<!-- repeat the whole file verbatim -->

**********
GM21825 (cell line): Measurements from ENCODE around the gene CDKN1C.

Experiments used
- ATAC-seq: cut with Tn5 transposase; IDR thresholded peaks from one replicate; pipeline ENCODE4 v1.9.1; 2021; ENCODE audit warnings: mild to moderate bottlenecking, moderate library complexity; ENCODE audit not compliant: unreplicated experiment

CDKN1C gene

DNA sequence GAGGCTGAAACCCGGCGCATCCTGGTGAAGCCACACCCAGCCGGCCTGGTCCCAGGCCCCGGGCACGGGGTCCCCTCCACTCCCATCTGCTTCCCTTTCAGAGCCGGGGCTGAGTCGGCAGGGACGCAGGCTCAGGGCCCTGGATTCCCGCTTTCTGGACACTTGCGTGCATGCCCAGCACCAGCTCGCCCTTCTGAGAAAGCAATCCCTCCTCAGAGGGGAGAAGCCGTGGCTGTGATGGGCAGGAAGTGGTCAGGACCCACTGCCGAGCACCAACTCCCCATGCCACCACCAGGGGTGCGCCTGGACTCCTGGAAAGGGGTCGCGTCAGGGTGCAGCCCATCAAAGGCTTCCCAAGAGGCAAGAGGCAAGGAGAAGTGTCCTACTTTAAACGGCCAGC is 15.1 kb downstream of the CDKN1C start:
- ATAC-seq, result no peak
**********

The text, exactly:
GM21825 (cell line): Measurements from ENCODE around the gene CDKN1C.

Experiments used
- ATAC-seq: cut with Tn5 transposase; IDR thresholded peaks from one replicate; pipeline ENCODE4 v1.9.1; 2021; ENCODE audit warnings: mild to moderate bottlenecking, moderate library complexity; ENCODE audit not compliant: unreplicated experiment

CDKN1C gene

DNA sequence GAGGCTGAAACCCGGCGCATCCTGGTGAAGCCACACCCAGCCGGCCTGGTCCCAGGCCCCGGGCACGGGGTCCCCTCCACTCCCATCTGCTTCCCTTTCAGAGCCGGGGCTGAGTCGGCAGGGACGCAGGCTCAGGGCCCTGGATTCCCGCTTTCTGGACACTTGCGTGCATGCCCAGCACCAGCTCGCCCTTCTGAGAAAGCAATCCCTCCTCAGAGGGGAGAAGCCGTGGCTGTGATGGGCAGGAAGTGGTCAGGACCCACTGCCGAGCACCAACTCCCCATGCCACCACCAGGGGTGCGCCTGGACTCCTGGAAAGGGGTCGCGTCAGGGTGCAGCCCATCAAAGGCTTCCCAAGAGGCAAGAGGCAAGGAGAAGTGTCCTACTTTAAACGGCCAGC is 15.1 kb downstream of the CDKN1C start:
- ATAC-seq, result no peak